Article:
As housing costs — both buying and renting — remain high in many parts of the country, some people are finding trailer homes to be an affordable option.

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When Mary Ann Ridenour and Bill Ridenour became empty nesters last year, their 3,200-square-foot home suddenly seemed superfluous.

As many couples at this stage of life do, the Ridenours decided to downsize. But unlike many others, they left their big house in a golf course community for a trailer home.

“When I tell people what we did they think I’m joking,” says Mary Ann Ridenour.

Their move, however, is not as uncommon as you might think. As housing costs — both buying and renting — remain high in many parts of the country, some people are finding trailer homes to be an affordable option.

In fact, roughly 20 million people in the U.S. live in trailer houses, also referred to as mobile homes, according to Census numbers.

For the Ridenours, the impetus for moving into a trailer was cutting costs. Mary Ann Ridenour, a 49-year-old who works full time as a court reporter, started a side business a year earlier. The couple wanted more cash to support her endeavor, so the $1,800 monthly mortgage payment on their house in Summerville, S.C., needed to go.

“We were working our butts off to live in this big house that we didn’t need,” Ridenour says. “We thought, ‘Why are we paying this ridiculous mortgage on this home?’ It was strapping us.”

Kodi Bryant says she enjoys the views from her trailer home in Golden, Colo. (Nathan Shafer / The Associated Press)
Kodi Bryant says she enjoys the views from her trailer home in Golden, Colo. (Nathan Shafer / The Associated Press)

They bought a three-bedroom, two-bath trailer with a half-acre of land about 10 years ago, for $143,000. The trailer, whose previous owners had used it as a summertime crash pad, was 2 miles from the beach and across the street from native marshlands outside Charleston. The Ridenours moved in last July.

“It’s not a sign of a great accomplishment that I’ve moved from a big beautiful home to a trailer,” Ridenour says with a laugh. “Once we swallowed our pride, we now find the awkwardness when people realize our living conditions amusing.”

She says she and her husband are much happier overall now that they’re not stressed about money.

Trailer-home aesthetics have changed. Many today have modern interior designing, stainless-steel appliances and colorful paint.

“I love my trailer,” says Kodi Bryant, 40, who purchased the home in Golden, Colo., for $20,000. Her side deck offers a view of the downtown Denver skyline and the Rocky Mountains.

“I looked at apartments in the Denver area, but they were so expensive,” she says. “I didn’t want to work in a cubicle and come home to a cubicle.”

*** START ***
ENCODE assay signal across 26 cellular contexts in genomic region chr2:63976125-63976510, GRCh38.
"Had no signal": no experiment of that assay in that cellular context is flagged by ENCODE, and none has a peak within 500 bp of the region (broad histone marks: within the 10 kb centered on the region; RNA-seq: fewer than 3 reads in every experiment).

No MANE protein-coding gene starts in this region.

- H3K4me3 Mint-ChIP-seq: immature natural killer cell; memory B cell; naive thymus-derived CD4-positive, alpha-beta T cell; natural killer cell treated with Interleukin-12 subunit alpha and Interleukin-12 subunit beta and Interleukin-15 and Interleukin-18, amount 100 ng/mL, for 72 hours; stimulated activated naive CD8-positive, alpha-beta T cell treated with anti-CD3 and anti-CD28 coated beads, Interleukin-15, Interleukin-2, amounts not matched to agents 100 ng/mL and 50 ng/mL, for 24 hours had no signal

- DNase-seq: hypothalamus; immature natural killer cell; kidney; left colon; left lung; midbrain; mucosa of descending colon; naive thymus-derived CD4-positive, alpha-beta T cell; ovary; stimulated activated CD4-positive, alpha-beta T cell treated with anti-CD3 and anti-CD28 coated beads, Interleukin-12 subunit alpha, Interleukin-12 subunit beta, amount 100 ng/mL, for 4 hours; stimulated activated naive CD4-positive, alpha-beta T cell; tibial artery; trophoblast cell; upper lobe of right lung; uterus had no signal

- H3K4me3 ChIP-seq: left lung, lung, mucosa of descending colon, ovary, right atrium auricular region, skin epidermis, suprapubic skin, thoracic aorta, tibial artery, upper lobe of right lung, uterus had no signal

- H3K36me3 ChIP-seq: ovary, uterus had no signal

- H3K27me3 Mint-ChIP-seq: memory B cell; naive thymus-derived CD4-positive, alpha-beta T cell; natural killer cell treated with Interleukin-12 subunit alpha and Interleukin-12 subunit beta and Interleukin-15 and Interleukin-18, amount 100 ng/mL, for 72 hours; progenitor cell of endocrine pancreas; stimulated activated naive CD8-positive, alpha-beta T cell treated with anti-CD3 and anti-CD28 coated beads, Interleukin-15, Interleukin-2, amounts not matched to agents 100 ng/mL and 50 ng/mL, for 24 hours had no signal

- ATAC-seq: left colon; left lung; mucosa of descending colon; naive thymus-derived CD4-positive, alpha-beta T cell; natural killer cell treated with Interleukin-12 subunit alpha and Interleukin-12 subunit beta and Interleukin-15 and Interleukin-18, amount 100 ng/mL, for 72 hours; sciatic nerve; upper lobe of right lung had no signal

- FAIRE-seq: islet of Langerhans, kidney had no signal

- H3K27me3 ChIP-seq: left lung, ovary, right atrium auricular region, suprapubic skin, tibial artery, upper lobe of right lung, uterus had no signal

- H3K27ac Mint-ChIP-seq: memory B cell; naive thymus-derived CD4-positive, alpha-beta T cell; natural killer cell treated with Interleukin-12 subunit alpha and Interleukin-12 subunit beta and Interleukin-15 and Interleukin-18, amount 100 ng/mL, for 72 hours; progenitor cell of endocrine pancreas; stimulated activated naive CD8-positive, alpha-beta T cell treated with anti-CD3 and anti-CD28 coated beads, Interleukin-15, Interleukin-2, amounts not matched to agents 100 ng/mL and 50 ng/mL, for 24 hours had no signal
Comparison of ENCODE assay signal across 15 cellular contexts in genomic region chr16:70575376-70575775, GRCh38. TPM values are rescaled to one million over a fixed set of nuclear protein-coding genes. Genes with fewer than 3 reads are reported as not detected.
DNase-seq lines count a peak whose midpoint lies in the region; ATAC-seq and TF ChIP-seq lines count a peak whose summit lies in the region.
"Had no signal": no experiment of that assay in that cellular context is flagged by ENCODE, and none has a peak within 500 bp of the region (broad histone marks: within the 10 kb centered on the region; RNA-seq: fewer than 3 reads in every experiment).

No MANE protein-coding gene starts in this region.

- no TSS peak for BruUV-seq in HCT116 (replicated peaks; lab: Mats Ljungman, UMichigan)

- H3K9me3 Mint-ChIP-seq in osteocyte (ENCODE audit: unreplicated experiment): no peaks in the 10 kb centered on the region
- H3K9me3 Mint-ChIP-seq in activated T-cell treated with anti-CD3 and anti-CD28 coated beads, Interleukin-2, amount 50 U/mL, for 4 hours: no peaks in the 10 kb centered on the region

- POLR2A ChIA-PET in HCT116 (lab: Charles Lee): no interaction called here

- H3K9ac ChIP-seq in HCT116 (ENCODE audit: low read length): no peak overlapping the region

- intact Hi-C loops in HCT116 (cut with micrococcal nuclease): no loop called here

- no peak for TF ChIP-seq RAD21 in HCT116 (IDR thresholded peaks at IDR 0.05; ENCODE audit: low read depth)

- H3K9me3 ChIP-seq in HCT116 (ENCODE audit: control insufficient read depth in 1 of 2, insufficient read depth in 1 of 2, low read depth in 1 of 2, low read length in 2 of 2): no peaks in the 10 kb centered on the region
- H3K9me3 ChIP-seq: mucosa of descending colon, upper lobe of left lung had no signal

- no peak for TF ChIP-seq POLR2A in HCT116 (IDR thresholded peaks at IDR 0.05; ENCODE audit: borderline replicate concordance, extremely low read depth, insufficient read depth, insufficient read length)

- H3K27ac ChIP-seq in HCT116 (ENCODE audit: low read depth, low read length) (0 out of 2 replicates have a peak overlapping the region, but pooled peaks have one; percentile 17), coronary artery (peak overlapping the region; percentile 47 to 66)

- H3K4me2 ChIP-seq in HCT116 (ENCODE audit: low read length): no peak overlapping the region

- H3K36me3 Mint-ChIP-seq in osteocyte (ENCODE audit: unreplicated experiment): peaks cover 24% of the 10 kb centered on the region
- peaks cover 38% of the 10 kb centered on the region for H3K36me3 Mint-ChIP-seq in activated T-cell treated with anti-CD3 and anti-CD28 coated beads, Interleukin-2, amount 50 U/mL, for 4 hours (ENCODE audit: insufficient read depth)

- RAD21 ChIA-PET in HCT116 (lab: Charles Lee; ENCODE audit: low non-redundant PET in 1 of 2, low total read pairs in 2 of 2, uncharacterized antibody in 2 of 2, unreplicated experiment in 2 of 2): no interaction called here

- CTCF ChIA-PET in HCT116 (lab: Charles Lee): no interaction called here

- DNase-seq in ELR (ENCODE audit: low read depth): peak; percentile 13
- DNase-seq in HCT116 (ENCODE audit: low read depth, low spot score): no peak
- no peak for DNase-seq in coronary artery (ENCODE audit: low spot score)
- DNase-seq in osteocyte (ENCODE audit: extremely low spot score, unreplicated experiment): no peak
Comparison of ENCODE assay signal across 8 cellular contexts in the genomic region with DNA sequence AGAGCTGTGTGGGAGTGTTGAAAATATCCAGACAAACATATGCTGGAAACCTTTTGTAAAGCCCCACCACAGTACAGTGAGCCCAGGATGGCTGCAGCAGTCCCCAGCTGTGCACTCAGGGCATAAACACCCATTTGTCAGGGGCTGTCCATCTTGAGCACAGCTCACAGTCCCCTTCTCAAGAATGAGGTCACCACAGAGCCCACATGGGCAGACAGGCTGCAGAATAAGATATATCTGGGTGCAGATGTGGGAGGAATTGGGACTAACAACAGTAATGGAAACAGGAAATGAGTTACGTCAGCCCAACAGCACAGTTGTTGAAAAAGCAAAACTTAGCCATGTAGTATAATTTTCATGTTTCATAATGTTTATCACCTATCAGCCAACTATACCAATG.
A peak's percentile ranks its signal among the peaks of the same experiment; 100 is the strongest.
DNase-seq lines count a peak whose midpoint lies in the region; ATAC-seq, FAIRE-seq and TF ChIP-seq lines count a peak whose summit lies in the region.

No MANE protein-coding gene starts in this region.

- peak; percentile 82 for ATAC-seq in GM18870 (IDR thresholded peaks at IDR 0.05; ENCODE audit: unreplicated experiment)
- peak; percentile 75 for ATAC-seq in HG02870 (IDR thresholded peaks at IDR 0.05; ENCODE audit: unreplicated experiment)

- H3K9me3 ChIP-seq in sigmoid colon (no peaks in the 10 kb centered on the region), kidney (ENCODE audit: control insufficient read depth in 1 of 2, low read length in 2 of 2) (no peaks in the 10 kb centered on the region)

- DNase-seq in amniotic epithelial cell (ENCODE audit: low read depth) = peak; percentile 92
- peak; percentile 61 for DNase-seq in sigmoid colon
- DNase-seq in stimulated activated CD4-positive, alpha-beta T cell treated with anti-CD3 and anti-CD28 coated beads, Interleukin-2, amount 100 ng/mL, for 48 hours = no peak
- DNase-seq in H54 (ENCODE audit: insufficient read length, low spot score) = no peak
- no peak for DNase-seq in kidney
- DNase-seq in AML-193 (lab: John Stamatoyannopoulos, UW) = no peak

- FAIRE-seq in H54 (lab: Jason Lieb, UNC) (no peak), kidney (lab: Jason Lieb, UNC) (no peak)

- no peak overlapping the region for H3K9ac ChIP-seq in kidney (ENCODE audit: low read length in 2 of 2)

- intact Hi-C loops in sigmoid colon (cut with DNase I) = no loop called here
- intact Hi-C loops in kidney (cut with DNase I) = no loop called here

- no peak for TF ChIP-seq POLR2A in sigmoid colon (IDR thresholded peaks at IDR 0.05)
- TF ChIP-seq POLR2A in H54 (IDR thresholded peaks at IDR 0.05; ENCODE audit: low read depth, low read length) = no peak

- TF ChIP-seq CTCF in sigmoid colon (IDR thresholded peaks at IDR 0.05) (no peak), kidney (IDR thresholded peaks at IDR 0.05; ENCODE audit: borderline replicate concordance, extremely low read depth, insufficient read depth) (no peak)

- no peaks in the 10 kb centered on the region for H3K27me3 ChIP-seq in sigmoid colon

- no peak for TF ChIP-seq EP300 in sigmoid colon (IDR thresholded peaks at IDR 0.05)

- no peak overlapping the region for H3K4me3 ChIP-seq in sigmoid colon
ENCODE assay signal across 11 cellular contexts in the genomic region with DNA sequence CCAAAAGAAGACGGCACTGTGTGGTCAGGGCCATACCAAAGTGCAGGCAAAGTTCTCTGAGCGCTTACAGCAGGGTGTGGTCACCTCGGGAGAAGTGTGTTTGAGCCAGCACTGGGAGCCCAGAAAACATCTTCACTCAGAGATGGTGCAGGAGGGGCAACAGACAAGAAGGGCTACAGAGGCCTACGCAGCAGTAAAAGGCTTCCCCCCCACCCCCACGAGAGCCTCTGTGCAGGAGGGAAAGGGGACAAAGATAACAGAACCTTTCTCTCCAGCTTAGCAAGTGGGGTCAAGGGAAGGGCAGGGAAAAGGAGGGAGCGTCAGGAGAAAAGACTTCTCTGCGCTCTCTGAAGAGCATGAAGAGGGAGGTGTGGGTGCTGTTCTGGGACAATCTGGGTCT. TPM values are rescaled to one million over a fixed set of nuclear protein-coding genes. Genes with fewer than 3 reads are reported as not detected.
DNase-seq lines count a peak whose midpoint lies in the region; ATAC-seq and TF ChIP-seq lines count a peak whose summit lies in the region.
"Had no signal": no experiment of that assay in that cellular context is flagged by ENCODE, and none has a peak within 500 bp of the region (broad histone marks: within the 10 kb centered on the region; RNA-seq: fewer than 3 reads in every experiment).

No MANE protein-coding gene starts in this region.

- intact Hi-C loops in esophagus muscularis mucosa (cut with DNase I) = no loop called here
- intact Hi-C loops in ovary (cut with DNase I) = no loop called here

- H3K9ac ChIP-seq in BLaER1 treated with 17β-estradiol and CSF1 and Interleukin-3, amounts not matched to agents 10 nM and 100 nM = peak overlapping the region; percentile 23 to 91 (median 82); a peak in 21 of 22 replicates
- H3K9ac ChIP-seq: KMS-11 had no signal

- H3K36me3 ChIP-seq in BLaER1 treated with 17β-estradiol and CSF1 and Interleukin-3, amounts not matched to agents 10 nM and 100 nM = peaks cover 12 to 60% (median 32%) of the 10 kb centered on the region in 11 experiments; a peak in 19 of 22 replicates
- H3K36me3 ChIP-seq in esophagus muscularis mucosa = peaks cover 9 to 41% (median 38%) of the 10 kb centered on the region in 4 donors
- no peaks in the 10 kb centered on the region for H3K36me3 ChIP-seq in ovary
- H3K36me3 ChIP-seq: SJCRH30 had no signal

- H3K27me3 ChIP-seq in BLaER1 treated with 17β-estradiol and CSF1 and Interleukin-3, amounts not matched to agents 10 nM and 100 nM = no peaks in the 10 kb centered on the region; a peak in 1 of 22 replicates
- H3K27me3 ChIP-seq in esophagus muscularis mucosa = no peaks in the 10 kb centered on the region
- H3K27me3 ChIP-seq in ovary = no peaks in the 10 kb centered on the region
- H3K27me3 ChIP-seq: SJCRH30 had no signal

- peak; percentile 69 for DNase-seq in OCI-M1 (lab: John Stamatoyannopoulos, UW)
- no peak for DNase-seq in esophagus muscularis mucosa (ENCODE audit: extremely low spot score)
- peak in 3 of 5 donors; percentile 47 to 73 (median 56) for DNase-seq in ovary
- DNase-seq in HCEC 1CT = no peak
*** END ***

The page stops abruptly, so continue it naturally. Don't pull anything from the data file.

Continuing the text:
Mobile homes have long helped fill gaps in affordable housing. They were introduced after World War II and geared toward the millions of veterans returning home. Since then, trailer homes have grown in popularity. Census data from 2000 showed mobile homes constituted 7.6 percent of housing, compared to 0.7 percent in 1950.

Trailers still play an important role in satisfying the country’s housing needs, according to Charles Becker, a professor of economics at Duke University, who has studied the topic. Not only is there a steady stock of trailer homes in otherwise tight housing markets, but mobile homes can accommodate lower- or middle-income people “who don’t want to own more housing because they’re retired or they can’t afford it,” Becker says.

The average price of a trailer home, which usually does not include the land under it, is about $73,000, according to Census data. This price is often more affordable than traditional single-family homes, especially for young families starting out or for first-time buyers.

“In some ways, this could be looked at as the new American Dream because the old American Dream has become unreachable for so many people,” says Daniel Levine, director of the Avant-Guide Institute, a business that watches consumer trends.

Affordability was what prompted Emily McBroom, 33, and her husband, Jesse McBroom, 32, to buy a trailer house outside Denton, Texas, for their first home.

“We could get a brand-new trailer home with the newest appliances and pay less than the cheapest rent in the area,” Emily McBroom says. Their two-bedroom, 600-square-foot trailer cost $29,000. The couple have their trailer on more than 7 acres of wooded land.

McBroom said it came down to priorities: They wanted to own a place, pay down student debt and have enough money to travel.

“It takes a certain person who will live in a trailer,” she says. “You have to be comfortable with yourself and throw off the old-school ideals that you must be poor if you live in a trailer.”